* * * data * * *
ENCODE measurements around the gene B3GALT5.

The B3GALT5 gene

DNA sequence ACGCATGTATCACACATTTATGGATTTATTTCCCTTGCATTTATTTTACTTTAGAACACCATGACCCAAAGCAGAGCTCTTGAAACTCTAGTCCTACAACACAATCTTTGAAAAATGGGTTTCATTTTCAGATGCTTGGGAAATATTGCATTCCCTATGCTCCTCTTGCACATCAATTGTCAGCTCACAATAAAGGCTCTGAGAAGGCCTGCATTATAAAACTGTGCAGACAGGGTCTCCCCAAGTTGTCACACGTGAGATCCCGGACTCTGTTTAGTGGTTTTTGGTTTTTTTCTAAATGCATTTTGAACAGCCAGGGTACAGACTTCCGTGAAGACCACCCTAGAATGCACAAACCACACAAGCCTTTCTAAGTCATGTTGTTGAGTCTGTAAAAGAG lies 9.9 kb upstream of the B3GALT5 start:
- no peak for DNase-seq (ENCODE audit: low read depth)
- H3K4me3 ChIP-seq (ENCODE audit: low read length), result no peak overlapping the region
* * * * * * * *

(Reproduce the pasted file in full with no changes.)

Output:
ENCODE measurements around the gene B3GALT5.

The B3GALT5 gene

DNA sequence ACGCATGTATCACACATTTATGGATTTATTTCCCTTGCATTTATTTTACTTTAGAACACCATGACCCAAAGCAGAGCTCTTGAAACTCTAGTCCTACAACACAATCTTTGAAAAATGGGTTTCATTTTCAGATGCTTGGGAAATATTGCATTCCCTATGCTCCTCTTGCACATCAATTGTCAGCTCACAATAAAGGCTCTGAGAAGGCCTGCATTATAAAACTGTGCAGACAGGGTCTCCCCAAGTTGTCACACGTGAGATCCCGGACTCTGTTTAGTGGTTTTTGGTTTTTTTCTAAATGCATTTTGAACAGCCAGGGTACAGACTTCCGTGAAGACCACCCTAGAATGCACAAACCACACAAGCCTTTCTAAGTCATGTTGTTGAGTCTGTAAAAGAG lies 9.9 kb upstream of the B3GALT5 start:
- no peak for DNase-seq (ENCODE audit: low read depth)
- H3K4me3 ChIP-seq (ENCODE audit: low read length), result no peak overlapping the region